Top Story: May 17, 2012

Death by Superflare?


By Alyssa Keimach

Solar flares are generated by an abrupt release of magnetic energy around sunspots, a process that Nature News describes quite vividly:

Solar flares occur when magnetic-field loops threading through sunspots get twisted and break, releasing massive amounts of radiation and accelerating charged particles into space.

Although large flares from our own Sun can wreak havoc on satellites and power grids on Earth, it could be worse. Distant stars observed by the Kepler mission are emitting “superflares,” which carry 10 to 10,000 times more energy than average solar flares. If our Sun had these outbursts, they would damage the ozone, kill off species, and cause a change in the amount of sunlight emitted.

Fortunately, superflares are rare. Observing 83,000 Sun-like stars, a team of Japanese researchers, poring over Kepler data, determined that only 148 emitted superflares. The astronomers studied fluctuations in the stars’ overall light.

Could our Sun emit a deadly superflare? No.

Most of the superflare stars rotate quickly, unlike our slow-rotating Sun. ScienceNOW describes why this increases the stakes for superflares:

Most of these feisty stars spin fast, intensifying magnetic fields that spawn spots and flares.

Additionally, most of the superflare-emitting stars are quite young, unlike our middle-aged Sun.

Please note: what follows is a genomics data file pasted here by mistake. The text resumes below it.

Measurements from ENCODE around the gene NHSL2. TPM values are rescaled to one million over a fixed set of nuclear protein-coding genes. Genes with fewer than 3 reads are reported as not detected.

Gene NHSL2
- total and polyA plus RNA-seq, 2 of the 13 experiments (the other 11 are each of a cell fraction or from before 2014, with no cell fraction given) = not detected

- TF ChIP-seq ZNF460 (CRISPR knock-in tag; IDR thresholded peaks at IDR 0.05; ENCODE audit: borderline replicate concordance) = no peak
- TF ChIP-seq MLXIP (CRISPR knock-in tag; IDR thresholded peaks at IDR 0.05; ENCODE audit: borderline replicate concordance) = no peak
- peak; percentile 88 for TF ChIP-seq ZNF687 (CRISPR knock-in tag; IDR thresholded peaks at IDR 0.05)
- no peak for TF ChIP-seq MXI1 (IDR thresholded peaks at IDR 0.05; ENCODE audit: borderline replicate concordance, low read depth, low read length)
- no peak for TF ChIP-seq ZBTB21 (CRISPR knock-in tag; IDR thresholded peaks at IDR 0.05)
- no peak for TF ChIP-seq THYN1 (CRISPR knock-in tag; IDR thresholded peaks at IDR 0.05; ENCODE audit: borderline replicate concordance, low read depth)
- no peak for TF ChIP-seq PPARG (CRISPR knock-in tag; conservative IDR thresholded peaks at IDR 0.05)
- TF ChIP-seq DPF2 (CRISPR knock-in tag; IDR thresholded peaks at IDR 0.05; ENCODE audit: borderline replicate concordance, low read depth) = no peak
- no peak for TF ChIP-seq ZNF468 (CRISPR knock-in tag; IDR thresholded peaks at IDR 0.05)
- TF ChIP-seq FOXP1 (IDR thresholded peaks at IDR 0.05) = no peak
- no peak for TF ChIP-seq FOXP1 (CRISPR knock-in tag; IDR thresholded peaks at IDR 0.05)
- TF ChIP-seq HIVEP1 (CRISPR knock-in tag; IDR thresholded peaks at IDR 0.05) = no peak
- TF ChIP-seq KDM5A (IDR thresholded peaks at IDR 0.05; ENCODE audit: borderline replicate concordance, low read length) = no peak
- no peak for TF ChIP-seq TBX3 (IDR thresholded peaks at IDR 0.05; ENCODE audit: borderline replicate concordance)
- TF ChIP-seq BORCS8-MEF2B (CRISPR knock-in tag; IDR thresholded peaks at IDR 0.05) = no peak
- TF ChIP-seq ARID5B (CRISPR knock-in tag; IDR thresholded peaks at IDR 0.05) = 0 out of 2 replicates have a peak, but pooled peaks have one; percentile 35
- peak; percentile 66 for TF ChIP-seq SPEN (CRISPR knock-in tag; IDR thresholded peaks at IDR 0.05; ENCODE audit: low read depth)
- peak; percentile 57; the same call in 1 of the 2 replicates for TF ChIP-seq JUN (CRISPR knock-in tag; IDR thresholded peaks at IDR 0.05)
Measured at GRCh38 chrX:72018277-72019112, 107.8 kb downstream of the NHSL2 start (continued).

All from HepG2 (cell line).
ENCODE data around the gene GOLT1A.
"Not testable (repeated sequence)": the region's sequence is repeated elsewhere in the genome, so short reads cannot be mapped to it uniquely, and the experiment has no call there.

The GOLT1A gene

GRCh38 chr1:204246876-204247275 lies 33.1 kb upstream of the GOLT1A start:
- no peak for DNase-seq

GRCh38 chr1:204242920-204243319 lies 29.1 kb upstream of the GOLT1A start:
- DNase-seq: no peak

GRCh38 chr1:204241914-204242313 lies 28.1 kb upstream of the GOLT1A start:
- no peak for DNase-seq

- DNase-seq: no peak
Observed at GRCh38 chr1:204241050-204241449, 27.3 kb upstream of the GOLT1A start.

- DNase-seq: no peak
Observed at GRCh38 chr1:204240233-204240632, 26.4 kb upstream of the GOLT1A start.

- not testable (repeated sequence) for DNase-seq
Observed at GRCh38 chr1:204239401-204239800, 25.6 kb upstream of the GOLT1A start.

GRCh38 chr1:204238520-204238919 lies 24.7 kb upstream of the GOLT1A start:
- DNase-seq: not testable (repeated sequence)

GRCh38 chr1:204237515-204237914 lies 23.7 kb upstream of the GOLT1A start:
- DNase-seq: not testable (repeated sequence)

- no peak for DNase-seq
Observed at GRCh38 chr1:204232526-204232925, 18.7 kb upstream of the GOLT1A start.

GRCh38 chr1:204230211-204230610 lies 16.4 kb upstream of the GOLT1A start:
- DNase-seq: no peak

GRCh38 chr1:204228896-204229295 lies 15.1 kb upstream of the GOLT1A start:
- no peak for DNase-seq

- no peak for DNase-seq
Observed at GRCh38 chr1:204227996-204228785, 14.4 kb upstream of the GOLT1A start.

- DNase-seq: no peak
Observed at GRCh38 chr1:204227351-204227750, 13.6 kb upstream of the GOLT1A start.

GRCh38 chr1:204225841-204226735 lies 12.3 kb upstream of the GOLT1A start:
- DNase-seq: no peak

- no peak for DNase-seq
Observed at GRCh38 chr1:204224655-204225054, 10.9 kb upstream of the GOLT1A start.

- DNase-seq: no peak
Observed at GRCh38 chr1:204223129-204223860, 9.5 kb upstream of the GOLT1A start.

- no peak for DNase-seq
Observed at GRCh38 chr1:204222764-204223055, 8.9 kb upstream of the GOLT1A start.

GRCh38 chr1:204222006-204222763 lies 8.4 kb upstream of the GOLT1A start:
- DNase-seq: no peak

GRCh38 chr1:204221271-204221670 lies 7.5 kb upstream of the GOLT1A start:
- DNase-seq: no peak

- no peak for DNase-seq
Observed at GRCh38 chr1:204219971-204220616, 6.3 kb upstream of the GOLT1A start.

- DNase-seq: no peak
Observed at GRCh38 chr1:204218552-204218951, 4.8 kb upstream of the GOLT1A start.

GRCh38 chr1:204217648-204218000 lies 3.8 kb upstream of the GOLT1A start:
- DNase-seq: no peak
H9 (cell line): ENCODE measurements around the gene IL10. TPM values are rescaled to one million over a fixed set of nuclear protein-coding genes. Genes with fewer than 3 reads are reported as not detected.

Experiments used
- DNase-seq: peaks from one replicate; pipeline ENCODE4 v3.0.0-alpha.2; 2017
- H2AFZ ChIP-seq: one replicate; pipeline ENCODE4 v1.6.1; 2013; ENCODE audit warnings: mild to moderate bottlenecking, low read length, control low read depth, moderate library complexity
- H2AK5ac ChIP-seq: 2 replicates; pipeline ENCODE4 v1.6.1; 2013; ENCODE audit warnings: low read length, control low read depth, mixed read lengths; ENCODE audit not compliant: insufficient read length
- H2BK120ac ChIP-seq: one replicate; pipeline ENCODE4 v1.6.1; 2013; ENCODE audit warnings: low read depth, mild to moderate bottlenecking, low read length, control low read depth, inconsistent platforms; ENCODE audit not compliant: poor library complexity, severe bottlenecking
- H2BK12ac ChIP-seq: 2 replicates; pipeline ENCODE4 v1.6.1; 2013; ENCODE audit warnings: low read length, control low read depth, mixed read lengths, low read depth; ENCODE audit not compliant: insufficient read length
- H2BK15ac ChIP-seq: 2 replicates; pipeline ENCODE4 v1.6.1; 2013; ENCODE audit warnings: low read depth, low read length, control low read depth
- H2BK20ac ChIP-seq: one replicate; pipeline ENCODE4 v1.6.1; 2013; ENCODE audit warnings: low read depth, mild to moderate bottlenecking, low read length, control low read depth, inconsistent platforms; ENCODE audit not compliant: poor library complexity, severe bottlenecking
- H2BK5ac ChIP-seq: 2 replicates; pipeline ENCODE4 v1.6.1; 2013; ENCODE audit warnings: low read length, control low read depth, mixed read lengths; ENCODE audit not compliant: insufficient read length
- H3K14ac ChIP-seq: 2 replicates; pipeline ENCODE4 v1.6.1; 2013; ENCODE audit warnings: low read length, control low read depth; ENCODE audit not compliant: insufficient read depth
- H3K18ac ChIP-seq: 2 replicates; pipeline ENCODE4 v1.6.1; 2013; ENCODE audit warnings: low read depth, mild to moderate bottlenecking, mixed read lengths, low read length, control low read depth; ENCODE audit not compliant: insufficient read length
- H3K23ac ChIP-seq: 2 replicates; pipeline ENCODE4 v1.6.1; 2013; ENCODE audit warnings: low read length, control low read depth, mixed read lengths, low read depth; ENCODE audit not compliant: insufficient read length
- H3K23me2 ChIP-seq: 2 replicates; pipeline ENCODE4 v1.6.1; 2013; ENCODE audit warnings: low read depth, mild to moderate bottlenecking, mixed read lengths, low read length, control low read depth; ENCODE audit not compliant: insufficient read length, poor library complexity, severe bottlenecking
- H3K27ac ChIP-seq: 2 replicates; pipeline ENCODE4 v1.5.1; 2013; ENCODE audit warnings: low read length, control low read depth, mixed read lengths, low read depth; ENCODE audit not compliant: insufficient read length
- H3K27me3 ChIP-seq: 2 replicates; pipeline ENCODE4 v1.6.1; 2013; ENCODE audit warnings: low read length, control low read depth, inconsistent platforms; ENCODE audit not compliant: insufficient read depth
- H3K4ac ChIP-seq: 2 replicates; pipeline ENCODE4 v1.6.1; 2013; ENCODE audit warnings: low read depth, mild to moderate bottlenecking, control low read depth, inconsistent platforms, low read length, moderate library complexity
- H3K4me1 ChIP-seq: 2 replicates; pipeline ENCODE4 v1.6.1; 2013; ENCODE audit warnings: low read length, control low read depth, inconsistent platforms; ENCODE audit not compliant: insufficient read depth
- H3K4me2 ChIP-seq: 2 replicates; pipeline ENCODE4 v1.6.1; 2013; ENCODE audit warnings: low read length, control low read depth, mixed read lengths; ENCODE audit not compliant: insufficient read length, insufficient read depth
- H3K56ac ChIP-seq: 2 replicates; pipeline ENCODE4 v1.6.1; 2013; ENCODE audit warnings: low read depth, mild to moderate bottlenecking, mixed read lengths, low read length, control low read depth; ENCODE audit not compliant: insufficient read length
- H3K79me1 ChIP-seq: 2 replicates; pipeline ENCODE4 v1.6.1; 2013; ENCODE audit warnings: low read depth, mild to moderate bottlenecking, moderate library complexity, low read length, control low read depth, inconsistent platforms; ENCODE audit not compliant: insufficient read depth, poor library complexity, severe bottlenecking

What causes these superflares? It’s a mystery. One theory suggests that hot Jupiters are to blame. These Jupiter-sized planets rotate so close to their parent stars that the two massive objects might interact to supercharge the stellar flares.

Many scientists, including Lucianne Walkowicz of the Kepler team at Princeton University, find the hot Jupiter theory hard to believe. Walkowicz told Nature News:

It seems extremely unlikely that a planet is causing these flares. More likely, it means that even when [stars are rotating slowly], they are occasionally able to store up their magnetic energy and release it in these big flares. It's really a mystery as to how and why that happens.

The study was published earlier this week in the journal Nature.

Alyssa Keimach is an astronomy and astrophysics student at the University of Michigan and volunteers for the Morrison Planetarium.



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